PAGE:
On Tuesday, the internet crowned bear 747, a.k.a. “Bear Force One,” the winner of Fat Bear Week 2022. The estimated 1,400-pound giant is over 20 years old, according to Mashable’s Mark Kaufman, and he previously captured the title in 2020. This year, he defeated bear 901, a six-year-old female, in the final round by more than 10,000 votes, per Anna Betts of Buzzfeed News.
The annual online competition is a single-elimination bracket of brown bears in Alaska’s Katmai National Park, and winners are decided by the highest number of votes. The park hosts more than 2,200 bears, according to Buzzfeed News, but only a lucky twelve are selected to vie for the title each year.
The votes are in- you’ve decided to upgrade to fish class & fly w/ 747!— Katmai National Park (@KatmaiNPS) October 12, 2022
747 was deemed an order of magnitude more massive than 901, who experienced troubling tummy turbulence enroute. 901 made a strong start in her 1st #FatBearWeek appearance. Expect big things in the future! pic.twitter.com/i6IPy2ajEw
The bears fatten up by eating salmon along the Brooks River in preparation for the winter’s hibernation, write CNN’s Marnie Hunter and Forrest Brown. It’s important they gain weight during the summer and fall, since they survive on their fat stores for six months through the winter. Adult male bears typically weigh between 700 and 900 pounds in mid-summer and often weigh over 1,200 pounds by the late summer and fall, according to Explore.org, which hosts the competition.
But Fat Bear Week isn’t just about which bear weighs the most—voters also consider the change in a bear’s size, its personality and the obstacles it overcame on its path to beefiness, writes the Washington Post’s Natalie B. Compton. In its open-ended guidance, the voting website instructs participants to vote for “the bear you believe best exemplifies fatness.”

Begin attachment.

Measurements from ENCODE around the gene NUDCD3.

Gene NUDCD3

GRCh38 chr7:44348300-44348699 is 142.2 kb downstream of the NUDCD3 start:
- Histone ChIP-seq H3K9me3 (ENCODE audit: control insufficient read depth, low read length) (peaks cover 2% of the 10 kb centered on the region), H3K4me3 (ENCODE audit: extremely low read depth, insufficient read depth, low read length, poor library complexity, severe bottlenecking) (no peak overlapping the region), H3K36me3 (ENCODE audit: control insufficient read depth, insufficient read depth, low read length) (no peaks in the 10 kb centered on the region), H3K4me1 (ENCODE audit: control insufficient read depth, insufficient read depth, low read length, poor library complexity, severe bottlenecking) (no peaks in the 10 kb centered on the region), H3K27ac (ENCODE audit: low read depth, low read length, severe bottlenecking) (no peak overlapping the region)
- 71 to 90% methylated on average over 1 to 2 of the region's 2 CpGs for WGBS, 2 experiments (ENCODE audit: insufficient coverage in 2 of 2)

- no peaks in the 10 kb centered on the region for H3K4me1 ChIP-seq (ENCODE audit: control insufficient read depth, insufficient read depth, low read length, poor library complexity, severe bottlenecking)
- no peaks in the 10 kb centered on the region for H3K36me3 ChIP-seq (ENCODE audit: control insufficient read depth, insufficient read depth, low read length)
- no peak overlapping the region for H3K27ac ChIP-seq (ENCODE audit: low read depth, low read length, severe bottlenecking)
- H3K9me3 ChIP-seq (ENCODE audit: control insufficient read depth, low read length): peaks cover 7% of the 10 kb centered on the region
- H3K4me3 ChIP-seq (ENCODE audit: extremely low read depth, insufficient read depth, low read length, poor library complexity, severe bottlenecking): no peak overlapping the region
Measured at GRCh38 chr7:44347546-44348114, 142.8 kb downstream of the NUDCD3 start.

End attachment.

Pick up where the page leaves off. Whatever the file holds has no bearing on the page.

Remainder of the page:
The bulkiness of 747, who previously won the competition in 2020, certainly contributed to his victory this year. “He is the largest bear I’ve ever seen,” Mike Fitz, Fat Bear Week creator and a former Katmai park ranger, tells Buzzfeed News. “He’s always super fat in the fall, and he’s just a great bear to watch… a tough competitor, one of the more dominant bears at the waterfall.”
“We don’t know exactly how big he is, but he is a giant among bears,” Fitz says to the Post. “It may be a long time before we see another bear as big as him.”
Though bear 901 ultimately fell to 747 in the finals, the younger of the two behemoths still had a strong performance in her first-ever competition. She easily defeated defending champion and four-time winner 480 Otis by more than 23,000 votes in an earlier round, per the Post. “Expect big things in the future!” Katmai National Park said of 901 in a tweet.
The young adult 901 has blond-rimmed, triangular ears and developed her fishing and social skills this year. She appeared to triple in size over the summer and could be pregnant, according to the Post. Bears mate in the late spring or early summer, but fertilized eggs wait until the bear returns to their den in the fall to implant in the uterus, per Explore.org.
For years, the Brooks River was dominated by an aggressive bear called 856. But bear 747 took over last summer, displacing the former alpha from a desirable fishing spot, per Mashable.
The winning bear is “a skilled and efficient angler,” writes Explore.org. Within the span of just a few hours, Fitz has seen 747 eat 15 sockeye salmon, which equates to roughly 67,000 calories, wrote Mashable in 2018. The bear won’t receive any additional salmon to celebrate his victory, though—or any reward, for that matter.
“The bears don’t get anything from Fat Bear Week at all,” Fitz tells Buzzfeed News. “They don’t know what’s going on. This is an imaginary and virtual competition.”
The contest is more about raising public awareness of the bears. “It’s important to think about how bears survive, why they survive, what they need to survive, and also to celebrate the ecosystem at Katmai that supports them,” Fitz tells Buzzfeed News.
Even though the competition has low stakes, people still get heavily invested in the outcome. The park revealed on Sunday via Twitter that there was a case of voter fraud during the semi-final matchup between 747 and another bear, Holly.
Though Holly initially appeared to be the winner, the park reported that she received a high number of suspicious votes late in the voting period, per NPR’s Bill Chappell. “While not unheard of, it is very uncommon for a bear to come back late in the day like that,” Explore.org’s Candice Rush tells NPR.
To prevent future voter fraud, the online system now has a Captcha test, per NPR. Ultimately, the park threw out several thousand fraudulent ballots and announced that 747 beat Holly in the semi-final by over 7,000 votes, clearing the way for the bear’s legitimate victory and title of 2022’s champion.